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Printed Packaging Guide – The Working Process Of Printed Box

65 views Published by November 15, 2021

All consumer products are packaged. The making of these packages starts with the burning of an aluminum plate. This article shares everything you should know about the printed packaging working process.

Custom Logo Printed Large Corrugated Mailer Boxes

The transfer of an image onto an aluminum plate by the burning process. The plate is placed onto a cylinder and, using a laser, the burning begins. The image appears in six minutes. This plate will make the printing impressions on packages. The laser which did the burning has to be perfectly calibrated using the test plate. The plate is now ready to make impressions via the offset method.

Printing involves ink, and it requires selecting the right one. If the desired color does not exist, it has to be made up of a mix of various other colors. An ink trial is done with a spatula and using this small manual press color ink tests are done. The ink is spread onto paper and the color is compared with the one called for by the customer. It’s to match, the presses can be started up.

Usually, box packaging manufacturers are using 6 color offset process printing press with 72 by 108-centimeter capacity. The press is fed by a suction and friction process, devouring 8,000 sheets an hour.

The printing plate is placed on to the press cylinder. This plate will contact inking rollers of the ink reservoir to prevent it from drawing. Ink viscosity is maintained with the oscillator. The press starts up and reaches a production rate of 8,000 impressions in 60 minutes.

The press comprises individual color printing units. The paper sheet passes from one unit to another, receiving a new color at each step. Then they register the colors that are the quality of the superimposition of the different colors.

The final step is the folding and gluing of the boxes. A grooved plate makes folding point marks on the carton and this machine does the cutting the embossing and stripping of the sheets at a rate of 6,000 an hour.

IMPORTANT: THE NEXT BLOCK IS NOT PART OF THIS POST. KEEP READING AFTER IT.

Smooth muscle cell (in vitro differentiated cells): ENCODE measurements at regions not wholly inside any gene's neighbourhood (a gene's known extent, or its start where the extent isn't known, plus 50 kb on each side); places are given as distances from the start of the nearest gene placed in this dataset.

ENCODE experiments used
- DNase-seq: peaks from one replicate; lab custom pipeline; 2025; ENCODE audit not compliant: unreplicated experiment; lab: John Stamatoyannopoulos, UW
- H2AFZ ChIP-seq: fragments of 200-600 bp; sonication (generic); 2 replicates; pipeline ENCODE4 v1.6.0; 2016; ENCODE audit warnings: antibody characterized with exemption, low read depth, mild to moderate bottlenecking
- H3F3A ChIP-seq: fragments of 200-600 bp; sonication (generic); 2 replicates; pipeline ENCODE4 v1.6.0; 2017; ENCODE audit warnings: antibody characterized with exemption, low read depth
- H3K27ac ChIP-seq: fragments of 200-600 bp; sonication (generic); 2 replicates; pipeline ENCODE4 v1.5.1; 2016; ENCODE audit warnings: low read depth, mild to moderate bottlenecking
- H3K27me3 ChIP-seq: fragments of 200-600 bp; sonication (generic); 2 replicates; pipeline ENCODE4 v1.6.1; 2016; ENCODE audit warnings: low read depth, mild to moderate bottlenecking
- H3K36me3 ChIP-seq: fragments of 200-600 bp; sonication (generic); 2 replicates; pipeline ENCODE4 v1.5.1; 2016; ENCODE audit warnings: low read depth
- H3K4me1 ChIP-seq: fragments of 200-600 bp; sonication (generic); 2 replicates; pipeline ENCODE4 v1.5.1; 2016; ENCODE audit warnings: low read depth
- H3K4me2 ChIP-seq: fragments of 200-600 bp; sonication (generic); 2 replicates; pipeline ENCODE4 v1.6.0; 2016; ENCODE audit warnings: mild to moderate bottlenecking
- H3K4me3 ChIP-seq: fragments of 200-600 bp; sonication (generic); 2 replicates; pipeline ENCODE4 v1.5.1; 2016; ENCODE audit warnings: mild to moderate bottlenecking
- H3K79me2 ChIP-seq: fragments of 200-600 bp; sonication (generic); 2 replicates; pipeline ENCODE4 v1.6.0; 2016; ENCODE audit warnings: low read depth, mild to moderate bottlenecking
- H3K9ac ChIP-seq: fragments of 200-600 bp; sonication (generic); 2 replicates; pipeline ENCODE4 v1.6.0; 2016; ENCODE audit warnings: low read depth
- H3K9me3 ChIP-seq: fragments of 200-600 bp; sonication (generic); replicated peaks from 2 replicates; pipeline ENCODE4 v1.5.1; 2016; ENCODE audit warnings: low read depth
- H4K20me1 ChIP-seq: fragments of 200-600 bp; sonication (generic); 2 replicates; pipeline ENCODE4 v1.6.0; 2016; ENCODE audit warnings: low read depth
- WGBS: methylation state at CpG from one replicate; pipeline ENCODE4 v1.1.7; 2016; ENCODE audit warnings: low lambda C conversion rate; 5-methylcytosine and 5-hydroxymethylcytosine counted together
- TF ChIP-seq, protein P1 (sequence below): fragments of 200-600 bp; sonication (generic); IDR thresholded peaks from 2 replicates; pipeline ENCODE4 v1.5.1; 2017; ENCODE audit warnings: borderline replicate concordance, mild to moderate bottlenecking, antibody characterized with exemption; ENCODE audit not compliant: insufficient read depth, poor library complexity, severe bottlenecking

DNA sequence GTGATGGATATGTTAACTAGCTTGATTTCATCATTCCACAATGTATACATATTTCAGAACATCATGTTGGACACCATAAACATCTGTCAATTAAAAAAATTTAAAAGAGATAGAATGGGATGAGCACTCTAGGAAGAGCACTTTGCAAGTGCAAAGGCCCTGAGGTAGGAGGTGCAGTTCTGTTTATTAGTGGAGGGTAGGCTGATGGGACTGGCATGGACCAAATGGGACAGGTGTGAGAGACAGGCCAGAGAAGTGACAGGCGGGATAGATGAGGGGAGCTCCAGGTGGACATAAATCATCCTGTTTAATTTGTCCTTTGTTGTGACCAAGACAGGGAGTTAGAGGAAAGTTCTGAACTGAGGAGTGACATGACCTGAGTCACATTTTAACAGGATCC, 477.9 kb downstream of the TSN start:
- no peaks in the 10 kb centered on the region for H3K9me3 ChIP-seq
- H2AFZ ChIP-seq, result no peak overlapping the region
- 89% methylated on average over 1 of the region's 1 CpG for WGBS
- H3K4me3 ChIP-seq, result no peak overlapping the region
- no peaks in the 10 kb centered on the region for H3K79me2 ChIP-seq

The cutting die cuts the carton sheets and together with the groove plate makes the folding joints. The sheet is slid behind the cutting die to equalize the cutting of the sheets. Then there is an enormous pile of 3,000 sheets is ready to be cut. The embossing press feeder handles between 68,000 sheets an hour. Rollers guide the sheets in the direction of the press. The sheets are embossed by the machine. The precision of the embossing is then verified.

Next comes the cutting of the sheets, this goes on at 8,000 an hour. The cutting unit strips and removes the unnecessary pieces, and the carton scraps are sucked up for eventual recycling. The scraps can also be cut away manually by using a hammer. The carton and pieces are sent off for recycling. All that remains is the assembly of the packages. The high-speed gluing unit can make up 30,000 to 40,000 per hour.

Gluing begins with the folding of the sheets. Following the folding marks. The sides of the form box are then glued together. An average of between 5 and 8 steps is needed to fabricate a packaging box. Every day this plant produces between 1 and 2 million boxes, requiring almost 4,000 tons of cardboard annually.

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